Growing Phalenopsis Orchids
Traditionally regarded as exotic and fragile, many species of orchids have been available as undemanding houseplants only recently. Modern cultural methods now produce plants that boast blooms of myriad stunning shapes and colors and that are easy to care for in the home. Although most orchids originally came from tropical and subtropical climates, modern plants bred for home use are remarkably adaptable. Phalaenopsis is one of the best orchids for growing in the home. It is called the moth orchid because the flowers resemble that insect and thereby attract pollinators.
Locating Orchid In Home
Phalaenopsis love modest light and good humid conditions, much the same conditions preferred by African violets. Finding a spot with perfect conditions in a home is not all that difficult, but does take some care. You need to find the right light, proper temperature range, and be able to create some humidity for the plant.
Light is easy to provide for Phalaenopsis. Unlike other orchids and most flowering houseplants, they do not want real bright light and direct sun. They grow easily in a moderately bright window, preferably with little or no sun. An east window is ideal in the home, with its little bit of morning sun. A shaded-south window with a sheer curtain or west window is acceptable. In northern climates during the winter, a full south exposure is okay since the sun is much lower in the sky and provides less harmful light.
Artificial lighting works well with this plant. Usually four fluorescent tubes is one fixture are placed 6 inches to one foot over the leaves. Run the lights for 12 to 16 hours a day.
Phalaenopsis like it warmer than other orchids. Temperatures for Phalaenopsis should usually be above 60ø at night, and range between 75º and 85º during the day, temperatures found in most homes in the winter-time. If the temperature is in the higher range make sure there is good air movement and sufficient humidity to support the more active growth. Night temperatures of about 55ø are desirable for several weeks in the fall, in order to initiate flower spikes. You might place the plant in an unheated guest room with proper lighting during this period. Greatly fluctuating temperatures can cause bud (drop)on plants with buds ready to open.
Humidity is important to Phalaenopsis. The recommended humidity is between 50% and 80%. In the home, set the plants on trays of gravel, partially filled with water. Don't let the pots actually touch the water below the surface of the gravel. Mist the plants in homes with hot air heating systems, or during dry weather in the morning only.
General Orchid Care
Phalaenopsis will usually have a growth period and a dormant period each year. It is difficult to predict that period in general since it will vary among the many different kinds of plants. During the growth stage, green foliage is obviously developing. When that stops, you can suspect the plant is moving into its dormant stage. Usually this happens in a home-based plant in late fall. About all you do is cut back on the fertilizer and let it rest. It'll start growing again in a month or so.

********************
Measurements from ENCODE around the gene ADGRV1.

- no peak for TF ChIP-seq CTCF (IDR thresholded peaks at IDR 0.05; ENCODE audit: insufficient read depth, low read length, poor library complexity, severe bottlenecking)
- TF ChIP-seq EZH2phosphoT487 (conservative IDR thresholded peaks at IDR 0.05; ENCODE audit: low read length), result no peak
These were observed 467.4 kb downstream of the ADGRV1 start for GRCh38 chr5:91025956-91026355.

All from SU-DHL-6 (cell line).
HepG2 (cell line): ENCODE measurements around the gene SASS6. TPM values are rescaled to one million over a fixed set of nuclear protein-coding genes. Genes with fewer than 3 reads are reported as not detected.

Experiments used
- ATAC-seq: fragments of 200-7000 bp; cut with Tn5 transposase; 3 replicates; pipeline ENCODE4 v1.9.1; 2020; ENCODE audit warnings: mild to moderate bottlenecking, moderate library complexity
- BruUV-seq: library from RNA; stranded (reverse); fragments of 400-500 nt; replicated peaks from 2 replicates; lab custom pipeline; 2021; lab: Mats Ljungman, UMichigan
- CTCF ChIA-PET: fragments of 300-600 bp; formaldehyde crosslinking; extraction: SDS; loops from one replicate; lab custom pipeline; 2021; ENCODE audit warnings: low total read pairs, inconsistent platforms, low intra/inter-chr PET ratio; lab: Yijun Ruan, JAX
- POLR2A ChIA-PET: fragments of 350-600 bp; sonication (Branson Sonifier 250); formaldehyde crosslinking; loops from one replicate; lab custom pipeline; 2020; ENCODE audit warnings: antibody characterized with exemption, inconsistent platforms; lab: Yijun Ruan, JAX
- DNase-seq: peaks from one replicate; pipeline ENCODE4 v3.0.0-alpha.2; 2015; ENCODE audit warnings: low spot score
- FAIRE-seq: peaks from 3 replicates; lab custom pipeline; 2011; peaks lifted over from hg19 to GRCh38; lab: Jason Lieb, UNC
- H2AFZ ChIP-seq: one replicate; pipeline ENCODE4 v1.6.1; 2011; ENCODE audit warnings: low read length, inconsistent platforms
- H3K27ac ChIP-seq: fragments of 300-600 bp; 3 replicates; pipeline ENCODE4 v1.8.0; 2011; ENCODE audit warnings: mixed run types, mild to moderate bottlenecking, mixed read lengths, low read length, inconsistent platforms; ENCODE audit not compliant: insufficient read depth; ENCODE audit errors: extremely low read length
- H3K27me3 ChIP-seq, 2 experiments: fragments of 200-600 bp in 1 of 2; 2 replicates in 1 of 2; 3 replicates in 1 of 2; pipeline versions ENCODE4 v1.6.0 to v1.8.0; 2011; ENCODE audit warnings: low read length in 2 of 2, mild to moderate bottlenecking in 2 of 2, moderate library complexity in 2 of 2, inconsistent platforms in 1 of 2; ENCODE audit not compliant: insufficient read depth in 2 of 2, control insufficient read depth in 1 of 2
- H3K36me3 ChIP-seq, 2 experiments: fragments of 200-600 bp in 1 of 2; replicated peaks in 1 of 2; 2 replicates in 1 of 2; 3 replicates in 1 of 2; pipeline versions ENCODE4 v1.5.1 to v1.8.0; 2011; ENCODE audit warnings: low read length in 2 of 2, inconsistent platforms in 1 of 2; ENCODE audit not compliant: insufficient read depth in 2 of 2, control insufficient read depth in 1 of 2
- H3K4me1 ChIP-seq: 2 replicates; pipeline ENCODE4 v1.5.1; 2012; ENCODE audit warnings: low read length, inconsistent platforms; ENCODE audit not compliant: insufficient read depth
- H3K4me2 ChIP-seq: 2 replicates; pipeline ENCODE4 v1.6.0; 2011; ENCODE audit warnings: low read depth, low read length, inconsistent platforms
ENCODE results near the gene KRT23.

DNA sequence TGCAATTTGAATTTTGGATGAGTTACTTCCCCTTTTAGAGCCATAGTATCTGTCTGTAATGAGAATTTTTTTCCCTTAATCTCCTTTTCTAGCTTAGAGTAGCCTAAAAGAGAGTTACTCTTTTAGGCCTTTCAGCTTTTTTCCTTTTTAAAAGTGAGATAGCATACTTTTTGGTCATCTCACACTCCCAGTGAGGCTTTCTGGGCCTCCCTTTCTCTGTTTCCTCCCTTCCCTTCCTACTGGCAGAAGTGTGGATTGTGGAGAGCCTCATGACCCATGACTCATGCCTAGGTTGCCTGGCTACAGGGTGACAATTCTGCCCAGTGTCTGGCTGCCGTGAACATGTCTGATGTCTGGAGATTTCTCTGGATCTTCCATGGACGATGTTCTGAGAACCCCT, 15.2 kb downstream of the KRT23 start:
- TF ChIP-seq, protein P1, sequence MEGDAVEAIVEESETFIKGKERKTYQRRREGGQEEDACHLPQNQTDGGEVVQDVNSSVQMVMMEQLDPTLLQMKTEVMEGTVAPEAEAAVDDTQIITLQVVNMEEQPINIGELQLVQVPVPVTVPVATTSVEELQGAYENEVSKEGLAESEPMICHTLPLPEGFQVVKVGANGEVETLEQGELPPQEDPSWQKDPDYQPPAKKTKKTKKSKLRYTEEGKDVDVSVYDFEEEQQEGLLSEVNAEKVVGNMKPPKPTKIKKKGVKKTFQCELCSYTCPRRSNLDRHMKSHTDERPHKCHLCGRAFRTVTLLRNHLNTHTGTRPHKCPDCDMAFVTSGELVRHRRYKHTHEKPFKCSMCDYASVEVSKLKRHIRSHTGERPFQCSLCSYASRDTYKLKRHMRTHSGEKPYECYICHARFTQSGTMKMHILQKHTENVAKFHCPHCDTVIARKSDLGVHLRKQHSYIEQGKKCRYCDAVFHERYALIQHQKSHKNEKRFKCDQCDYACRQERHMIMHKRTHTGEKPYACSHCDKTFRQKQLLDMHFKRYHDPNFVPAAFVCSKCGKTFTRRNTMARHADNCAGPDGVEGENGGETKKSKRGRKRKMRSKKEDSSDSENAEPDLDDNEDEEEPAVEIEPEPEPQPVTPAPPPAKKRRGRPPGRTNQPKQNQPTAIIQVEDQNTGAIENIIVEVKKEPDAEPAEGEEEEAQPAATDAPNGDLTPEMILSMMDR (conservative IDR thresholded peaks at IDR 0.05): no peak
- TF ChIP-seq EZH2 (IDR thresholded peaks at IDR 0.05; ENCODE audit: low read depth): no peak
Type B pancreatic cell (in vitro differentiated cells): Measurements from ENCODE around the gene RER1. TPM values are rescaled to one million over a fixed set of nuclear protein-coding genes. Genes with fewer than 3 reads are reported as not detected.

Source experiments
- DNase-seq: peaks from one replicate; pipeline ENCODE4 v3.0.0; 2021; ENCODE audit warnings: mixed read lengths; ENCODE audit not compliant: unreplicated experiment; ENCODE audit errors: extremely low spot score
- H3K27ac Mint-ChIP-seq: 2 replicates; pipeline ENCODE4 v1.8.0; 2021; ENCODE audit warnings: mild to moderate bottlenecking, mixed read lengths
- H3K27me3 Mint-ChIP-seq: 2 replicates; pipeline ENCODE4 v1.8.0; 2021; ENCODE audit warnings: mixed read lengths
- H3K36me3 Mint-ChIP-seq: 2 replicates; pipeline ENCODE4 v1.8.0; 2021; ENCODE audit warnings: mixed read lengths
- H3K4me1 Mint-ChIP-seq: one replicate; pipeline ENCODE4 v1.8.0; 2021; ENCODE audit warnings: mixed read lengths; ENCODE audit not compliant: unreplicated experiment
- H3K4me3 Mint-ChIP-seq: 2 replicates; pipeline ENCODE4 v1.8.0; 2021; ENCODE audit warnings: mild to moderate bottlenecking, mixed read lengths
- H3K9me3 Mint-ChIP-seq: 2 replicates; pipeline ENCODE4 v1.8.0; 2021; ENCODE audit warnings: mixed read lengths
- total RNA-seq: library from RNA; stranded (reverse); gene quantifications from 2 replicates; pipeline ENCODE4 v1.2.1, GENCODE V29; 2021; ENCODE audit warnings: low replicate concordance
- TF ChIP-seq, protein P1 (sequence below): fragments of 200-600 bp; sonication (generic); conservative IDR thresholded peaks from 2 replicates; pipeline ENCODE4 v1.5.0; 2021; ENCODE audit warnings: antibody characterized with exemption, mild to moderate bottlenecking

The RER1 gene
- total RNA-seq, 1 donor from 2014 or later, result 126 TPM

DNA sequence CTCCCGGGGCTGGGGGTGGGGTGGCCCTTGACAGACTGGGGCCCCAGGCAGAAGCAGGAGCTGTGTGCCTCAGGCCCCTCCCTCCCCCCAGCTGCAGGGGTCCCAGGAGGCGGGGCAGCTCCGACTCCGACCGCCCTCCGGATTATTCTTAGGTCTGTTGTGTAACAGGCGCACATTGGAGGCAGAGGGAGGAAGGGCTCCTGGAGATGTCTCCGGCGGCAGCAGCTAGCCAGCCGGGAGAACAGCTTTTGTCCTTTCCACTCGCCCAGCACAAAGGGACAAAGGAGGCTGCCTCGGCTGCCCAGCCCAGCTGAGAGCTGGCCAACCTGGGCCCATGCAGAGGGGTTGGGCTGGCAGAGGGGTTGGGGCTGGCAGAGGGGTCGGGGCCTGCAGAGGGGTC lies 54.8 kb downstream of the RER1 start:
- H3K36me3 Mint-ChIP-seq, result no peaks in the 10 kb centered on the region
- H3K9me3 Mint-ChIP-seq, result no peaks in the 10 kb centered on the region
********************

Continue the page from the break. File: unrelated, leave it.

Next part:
Fertilizer should be applied on a regular schedule, especially if the weather is warm when the plants are most often growing. Twice a month applicatins of high-nitrogen fertilizer (30-10-10) are appropriated in warm humid conditions. When flowering is desired, a high-phosphorus fertilizer (10-30-) may be applied to promote blooming. Some growers apply fertilizer at 1/4 strength with every watering; this is best for warm, humid conditions. When cooler, or under dull conditions, fertilizer should be applied once a month.
Water is especially critical for Phalaenopsis because they have no major water-storage organs other than their leaves. They must never completely dry out. Plants should be thoroughly watered and not watered again until nearly dry through the pot. In the heat of summer in a dry climate, this may be every other day; in the winter in a cool northern greenhouse, it may be every ten days. Water only in the morning, so that the leaves are dry by nightfall, to prevent rot from occurring on the leaves.
Flower stems on certain hybrids of Phalaenopsis can be forced to rebloom by cutting the tip off after the initial flowering. Only healthy plants should flower repeatedly.
Potting is best done in the spring after blooming. Phalaenopsis plants must be potted in a well-draining mix, such as fir bark, tree fern, various types of stone, sphagnum moss, or a combination of these media. Potting is usually done every 1-3 years. Mature plants can grow in the same pot until the potting medium starts to decompose, usually in two years. Root rot occurs if plants are left in a soggy medium. Seedlings usually grow fast enough to need repotting yearly, and should be repotted in a fine-grade medium. Mature plants are potted in medium grade medium. When mature, a plant may stay in the same pot size for may years, but must have the medium changed. To repot, remove all the old medium from the roots, trim soft, rotted roots, and spread the remaining roots over a handful of medium in the bottom of a new pot. Fill the rest of the pot with medium, working it through the roots, so that the junction of the roots and the stem is at the top of the medium. Keep the plant shaded and humid, but drier in the pot for several weeks to promote new root growth. A vitamin B-1 solution may be helpful in establishing plants.
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